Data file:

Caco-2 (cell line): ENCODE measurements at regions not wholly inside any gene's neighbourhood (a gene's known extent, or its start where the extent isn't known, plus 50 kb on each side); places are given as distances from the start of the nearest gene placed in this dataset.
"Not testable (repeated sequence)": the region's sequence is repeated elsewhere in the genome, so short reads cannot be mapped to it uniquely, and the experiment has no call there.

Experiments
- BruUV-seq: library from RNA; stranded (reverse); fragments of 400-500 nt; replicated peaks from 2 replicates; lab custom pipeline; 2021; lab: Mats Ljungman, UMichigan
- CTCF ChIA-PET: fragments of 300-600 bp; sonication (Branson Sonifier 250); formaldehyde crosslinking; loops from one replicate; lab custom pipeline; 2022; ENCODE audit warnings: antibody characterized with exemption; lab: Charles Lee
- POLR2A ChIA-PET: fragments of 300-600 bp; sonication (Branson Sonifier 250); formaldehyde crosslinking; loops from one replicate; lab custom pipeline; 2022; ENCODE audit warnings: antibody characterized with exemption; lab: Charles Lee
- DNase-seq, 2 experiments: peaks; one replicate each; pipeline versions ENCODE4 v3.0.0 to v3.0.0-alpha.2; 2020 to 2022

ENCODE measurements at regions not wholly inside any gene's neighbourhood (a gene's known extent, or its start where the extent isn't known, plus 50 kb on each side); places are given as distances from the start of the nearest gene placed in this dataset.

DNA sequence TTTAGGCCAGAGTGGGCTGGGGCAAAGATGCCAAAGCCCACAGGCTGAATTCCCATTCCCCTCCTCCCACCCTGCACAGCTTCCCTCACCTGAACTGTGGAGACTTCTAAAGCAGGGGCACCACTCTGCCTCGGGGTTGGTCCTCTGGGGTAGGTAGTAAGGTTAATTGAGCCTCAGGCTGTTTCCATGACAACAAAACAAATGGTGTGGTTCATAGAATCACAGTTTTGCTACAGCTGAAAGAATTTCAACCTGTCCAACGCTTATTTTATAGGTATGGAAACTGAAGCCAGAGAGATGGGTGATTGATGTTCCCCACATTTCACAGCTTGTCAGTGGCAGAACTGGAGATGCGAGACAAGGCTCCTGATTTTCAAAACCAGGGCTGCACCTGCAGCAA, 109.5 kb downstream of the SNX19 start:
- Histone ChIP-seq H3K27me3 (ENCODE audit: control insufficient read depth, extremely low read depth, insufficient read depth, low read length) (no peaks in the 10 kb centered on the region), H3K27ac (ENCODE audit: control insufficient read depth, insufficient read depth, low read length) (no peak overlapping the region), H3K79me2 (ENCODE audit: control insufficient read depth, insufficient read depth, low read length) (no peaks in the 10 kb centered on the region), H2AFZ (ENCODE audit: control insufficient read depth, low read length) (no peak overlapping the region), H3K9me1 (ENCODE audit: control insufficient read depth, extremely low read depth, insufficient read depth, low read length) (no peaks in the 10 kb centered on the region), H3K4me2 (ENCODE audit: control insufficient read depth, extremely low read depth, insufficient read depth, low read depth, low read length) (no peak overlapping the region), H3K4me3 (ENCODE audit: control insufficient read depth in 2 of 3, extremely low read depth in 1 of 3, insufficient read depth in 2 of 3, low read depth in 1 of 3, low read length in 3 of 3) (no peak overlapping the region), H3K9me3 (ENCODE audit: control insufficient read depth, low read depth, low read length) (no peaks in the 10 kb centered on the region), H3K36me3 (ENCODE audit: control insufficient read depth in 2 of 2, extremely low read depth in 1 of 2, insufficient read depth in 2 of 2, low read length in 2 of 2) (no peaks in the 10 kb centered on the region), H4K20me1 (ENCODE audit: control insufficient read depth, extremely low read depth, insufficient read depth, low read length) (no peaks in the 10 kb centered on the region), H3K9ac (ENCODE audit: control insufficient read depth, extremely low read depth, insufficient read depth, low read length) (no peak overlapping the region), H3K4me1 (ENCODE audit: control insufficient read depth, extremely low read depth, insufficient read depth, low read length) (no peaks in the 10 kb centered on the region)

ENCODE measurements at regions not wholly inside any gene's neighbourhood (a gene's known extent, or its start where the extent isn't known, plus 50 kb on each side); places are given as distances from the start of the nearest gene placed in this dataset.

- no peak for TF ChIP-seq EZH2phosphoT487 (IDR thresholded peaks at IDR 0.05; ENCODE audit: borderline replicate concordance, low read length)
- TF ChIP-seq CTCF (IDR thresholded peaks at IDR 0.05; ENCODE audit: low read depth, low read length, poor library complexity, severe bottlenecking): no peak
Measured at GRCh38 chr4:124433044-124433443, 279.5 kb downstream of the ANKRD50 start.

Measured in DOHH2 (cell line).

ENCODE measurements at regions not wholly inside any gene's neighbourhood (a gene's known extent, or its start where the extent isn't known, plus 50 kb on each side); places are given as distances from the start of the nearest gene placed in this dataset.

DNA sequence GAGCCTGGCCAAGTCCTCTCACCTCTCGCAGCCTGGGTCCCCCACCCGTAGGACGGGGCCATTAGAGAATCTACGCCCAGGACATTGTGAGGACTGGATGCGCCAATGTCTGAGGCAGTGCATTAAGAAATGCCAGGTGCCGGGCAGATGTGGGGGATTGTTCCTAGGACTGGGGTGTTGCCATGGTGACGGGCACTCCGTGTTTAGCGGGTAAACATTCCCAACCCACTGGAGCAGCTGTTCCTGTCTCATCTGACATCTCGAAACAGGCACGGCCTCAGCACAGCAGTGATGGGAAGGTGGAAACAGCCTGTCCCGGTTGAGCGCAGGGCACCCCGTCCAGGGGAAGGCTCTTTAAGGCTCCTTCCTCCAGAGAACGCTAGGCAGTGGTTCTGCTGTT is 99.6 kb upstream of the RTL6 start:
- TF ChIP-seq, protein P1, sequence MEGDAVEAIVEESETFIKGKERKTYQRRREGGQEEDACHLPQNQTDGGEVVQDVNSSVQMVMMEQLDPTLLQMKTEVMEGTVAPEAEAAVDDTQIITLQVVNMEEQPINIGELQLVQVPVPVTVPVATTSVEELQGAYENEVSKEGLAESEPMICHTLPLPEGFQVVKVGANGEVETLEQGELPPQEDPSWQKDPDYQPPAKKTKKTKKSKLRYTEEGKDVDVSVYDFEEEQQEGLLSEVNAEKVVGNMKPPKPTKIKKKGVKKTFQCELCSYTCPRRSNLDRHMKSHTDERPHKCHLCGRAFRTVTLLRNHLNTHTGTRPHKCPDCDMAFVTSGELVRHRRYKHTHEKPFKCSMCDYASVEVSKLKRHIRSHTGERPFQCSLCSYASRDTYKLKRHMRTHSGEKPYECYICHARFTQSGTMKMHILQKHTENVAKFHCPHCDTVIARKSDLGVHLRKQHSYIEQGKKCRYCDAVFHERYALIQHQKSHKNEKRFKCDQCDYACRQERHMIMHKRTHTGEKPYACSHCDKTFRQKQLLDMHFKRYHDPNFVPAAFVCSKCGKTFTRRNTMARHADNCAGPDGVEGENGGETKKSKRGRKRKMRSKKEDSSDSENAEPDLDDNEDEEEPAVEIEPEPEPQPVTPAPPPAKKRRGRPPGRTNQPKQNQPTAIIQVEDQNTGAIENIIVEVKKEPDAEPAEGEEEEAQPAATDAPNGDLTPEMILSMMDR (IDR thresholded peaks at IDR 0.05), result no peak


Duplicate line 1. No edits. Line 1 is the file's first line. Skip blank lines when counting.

Caco-2 (cell line): ENCODE measurements at regions not wholly inside any gene's neighbourhood (a gene's known extent, or its start where the extent isn't known, plus 50 kb on each side); places are given as distances from the start of the nearest gene placed in this dataset.